By  on March 4, 1994

WASHINGTON -- In retracing the U.S. beauty business over the last 100 years, it appears a series of seemingly random events somehow led to the development of a $20 billion industry.

Could anyone have predicted in 1904, when Max Factor left his post as a theatrical face painter and wig maker in the court of Russia, that he would build a U.S. fortune in cosmetics that would be fought over and then sold to Procter & Gamble?

It seems far-fetched to think that Avon, with sales of $4 billion and a door-to-door operation in 100 countries, got its start in 1886 when founder David McConnell thought he could peddle more books if he offered a bonus gift of perfume.

Consider the inauspicious beginnings of Vaseline, a "miracle jelly" that Robert Augustus Chesebrough developed in 1859 after hearing stories about a petroleum residue with curative powers for burns and abrasions. He first sold the salve from the back of a wagon in Brooklyn. Now, the product is a staple of Chesebrough-Pond's.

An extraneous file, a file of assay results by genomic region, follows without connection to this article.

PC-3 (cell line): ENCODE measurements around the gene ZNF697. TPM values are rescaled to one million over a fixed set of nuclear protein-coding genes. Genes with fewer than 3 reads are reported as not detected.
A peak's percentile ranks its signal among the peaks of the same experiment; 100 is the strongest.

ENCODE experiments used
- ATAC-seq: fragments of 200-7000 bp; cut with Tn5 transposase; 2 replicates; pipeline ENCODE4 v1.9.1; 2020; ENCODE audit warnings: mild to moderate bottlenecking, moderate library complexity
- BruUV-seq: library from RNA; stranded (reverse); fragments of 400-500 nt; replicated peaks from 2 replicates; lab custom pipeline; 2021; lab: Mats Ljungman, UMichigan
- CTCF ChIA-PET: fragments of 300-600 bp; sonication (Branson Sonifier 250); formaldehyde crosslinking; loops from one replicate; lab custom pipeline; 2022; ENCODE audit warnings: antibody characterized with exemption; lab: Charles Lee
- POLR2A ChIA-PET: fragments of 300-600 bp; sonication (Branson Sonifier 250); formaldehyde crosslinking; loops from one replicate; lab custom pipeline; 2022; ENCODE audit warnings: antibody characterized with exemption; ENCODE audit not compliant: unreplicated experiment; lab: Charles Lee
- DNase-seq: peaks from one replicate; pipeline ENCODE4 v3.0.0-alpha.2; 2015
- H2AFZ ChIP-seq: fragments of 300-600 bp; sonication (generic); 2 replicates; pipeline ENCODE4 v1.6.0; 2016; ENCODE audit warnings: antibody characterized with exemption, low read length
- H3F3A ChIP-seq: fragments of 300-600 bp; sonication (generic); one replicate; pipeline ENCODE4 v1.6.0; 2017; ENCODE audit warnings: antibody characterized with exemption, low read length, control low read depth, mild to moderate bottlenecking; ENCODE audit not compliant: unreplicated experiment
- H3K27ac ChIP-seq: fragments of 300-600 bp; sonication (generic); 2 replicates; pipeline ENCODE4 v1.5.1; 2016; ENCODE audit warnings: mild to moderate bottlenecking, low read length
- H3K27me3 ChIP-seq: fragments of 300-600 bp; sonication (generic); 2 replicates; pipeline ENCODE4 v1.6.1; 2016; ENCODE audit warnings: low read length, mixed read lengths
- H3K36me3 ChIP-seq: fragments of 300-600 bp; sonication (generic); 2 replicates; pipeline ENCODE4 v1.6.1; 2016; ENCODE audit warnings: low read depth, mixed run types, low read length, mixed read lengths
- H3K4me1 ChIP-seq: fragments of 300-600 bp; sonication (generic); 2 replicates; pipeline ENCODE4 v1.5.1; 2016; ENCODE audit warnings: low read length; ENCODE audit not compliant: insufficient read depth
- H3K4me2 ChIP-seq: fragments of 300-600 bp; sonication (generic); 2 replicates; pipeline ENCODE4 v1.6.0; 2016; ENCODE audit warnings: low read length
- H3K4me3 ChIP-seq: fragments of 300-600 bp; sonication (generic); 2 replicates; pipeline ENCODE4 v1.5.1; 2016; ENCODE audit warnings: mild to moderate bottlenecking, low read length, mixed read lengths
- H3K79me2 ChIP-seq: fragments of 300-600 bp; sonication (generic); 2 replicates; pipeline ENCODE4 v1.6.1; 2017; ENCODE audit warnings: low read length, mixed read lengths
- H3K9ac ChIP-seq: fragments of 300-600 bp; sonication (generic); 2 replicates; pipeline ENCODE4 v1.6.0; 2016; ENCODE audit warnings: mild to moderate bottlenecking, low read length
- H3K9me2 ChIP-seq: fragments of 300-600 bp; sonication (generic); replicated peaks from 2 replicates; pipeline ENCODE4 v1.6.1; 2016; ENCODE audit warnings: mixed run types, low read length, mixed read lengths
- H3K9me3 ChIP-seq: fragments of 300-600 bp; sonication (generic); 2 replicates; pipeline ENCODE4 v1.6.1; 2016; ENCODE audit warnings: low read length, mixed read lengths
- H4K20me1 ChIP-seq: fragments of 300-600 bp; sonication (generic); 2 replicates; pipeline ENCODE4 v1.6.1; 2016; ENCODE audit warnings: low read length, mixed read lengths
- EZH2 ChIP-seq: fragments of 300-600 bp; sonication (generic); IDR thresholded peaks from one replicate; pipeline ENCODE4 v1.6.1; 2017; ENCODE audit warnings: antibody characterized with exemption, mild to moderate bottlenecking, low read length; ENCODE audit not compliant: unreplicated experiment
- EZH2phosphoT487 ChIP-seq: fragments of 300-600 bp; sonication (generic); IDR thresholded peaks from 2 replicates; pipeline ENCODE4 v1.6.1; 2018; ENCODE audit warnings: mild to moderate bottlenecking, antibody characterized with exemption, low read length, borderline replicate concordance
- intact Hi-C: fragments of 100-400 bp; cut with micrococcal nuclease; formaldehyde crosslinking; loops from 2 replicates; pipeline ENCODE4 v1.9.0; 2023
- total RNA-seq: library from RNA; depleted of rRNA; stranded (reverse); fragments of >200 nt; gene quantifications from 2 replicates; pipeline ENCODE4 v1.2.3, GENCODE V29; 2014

One can't overlook Graham Gordon Wulff, a South African chemist who invented Oil of Olay, which was initially used during World War II as a skin treatment to prevent dehydration of burn wounds on British Royal Air Force pilots.

And where would Revlon be today if Charles and Joseph Revson didn't make the daring move of putting colors into dull Depression-era nail enamel? In fact, Charles Revson could arguably be given credit for the first at-the-counter demonstration. He came up with the concept of coordinating lip and nail color, or "matching lips and fingertips."

It seems the U.S. cosmetic industry was spawned by a disparate group of pioneers, but once it got a foothold in medicine cabinets and vanities, the business of beautifying ballooned.

By 1900, the number of companies making perfume and toiletries had grown to 262, from 67 in 1880. The expansion continued steadily until the early 1970s, when a modern-day boom occurred.

According to Susan Babinsky, vice president of consumer products at Kline & Co., Fairfield, N.J., fragrances had a volume of $3 billion in the U.S. last year, up from $600 million in 1973. During the same period hair care product sales increased to $4.5 billion, up from $700 million; color cosmetic sales increased to $3.5 billion from $500 million, and skin care to $3.5 billion from $550 million.

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